• Will was slow-going to get to know, but wow did I love this boy.
  • Loved the hockey element. I don’t know a thing about hockey, but this book convinced me hockey should be more widely written about.
  • Discovering what was included in Rose’s Survival Kit was awesome. Each thing was so unique and tailored specifically to her. I loved the role music played in this portion of the book, and how well her mother knew her to be able to create something so awesome.
  • It’s a story about caring, the effects of death, loving and moving on after a death in the family, learning how to live, and also learning how to love.

If you don’t like to cry when you read, if you don’t like contemporary fiction, and even if this doesn’t sound like something you’d like – I beg of you that you’ll give The Survival Kit a chance anyway.

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December 7, 2012 - 11:48 am

The Big Kids' Table: Holiday Edition - […] Survival Kit by Donna Freitas [ magan's review] grief, a story about family and moving […]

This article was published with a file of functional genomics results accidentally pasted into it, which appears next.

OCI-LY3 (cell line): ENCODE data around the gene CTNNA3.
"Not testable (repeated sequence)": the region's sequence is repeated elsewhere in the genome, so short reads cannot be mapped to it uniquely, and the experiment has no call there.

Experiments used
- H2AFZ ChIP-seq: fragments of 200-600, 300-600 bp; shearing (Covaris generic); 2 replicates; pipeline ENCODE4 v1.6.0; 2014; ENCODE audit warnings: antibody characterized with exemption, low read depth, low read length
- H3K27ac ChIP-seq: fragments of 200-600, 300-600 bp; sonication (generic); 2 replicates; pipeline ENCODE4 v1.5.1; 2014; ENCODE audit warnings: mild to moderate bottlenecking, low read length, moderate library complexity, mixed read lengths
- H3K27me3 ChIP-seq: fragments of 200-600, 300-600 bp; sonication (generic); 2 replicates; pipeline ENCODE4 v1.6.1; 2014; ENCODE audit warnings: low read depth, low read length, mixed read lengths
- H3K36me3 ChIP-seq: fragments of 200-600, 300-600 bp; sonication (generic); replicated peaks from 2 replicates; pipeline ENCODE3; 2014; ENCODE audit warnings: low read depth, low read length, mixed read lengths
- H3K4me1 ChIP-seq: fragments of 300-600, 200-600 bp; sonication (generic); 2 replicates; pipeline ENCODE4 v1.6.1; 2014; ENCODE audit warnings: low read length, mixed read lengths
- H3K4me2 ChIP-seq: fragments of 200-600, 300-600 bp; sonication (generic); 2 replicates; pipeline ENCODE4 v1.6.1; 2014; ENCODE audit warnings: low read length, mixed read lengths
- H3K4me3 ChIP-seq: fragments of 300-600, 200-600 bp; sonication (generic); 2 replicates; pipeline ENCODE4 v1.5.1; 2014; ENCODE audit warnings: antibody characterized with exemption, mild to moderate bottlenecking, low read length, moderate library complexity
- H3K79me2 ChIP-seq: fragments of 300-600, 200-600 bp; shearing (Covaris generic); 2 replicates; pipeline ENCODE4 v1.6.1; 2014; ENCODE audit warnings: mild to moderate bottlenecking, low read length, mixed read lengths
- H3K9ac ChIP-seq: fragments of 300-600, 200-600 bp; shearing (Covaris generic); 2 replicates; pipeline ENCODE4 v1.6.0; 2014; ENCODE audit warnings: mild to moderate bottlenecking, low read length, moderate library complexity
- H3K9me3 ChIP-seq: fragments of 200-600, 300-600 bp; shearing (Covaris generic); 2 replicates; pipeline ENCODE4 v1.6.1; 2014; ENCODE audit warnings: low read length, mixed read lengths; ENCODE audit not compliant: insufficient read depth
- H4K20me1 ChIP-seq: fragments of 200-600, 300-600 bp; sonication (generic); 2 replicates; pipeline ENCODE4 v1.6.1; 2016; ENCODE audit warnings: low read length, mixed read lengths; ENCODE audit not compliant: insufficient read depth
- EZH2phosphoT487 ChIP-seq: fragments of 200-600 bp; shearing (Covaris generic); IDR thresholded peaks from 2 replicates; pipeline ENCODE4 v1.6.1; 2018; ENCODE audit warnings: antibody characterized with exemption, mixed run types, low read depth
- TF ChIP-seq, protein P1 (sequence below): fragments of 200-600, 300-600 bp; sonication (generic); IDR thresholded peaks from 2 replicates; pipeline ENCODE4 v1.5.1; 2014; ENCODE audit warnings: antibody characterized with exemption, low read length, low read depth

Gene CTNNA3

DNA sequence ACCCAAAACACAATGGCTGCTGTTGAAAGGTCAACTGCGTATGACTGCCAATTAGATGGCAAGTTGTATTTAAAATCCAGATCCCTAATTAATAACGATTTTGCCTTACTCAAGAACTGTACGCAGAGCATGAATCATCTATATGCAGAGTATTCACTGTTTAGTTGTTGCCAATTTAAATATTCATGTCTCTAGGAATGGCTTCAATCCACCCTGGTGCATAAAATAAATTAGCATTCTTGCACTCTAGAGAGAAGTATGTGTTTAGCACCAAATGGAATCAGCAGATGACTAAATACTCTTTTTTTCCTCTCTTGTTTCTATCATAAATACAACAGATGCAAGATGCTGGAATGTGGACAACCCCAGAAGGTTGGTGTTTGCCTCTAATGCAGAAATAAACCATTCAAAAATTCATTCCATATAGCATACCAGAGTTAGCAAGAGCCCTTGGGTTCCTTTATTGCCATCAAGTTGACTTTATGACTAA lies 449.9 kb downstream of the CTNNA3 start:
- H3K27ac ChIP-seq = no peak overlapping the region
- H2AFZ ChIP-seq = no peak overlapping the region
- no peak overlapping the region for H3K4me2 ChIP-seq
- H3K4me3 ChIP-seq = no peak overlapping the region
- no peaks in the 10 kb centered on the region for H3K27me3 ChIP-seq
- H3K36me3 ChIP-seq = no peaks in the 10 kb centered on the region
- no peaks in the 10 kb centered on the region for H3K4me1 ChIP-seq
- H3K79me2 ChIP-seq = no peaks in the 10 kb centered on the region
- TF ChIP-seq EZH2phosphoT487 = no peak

February 17, 2012 - 1:52 pm

Alexa @ Alexa Loves Books - You have convinced me that I absolutely need this book in my life. Your review sent shivers up and down my spine. It’s an incredible endorsement and I can’t wait to read it!

February 15, 2012 - 4:16 pm

Jasmine Rose - I won this one a while back and it’s just been sitting on my shelf ever since. I wanted a book that would make me cry about a week ago and I don’t know why I didn’t choose this one! I’ll definitely keep it in mind next time :]

February 15, 2012 - 3:33 pm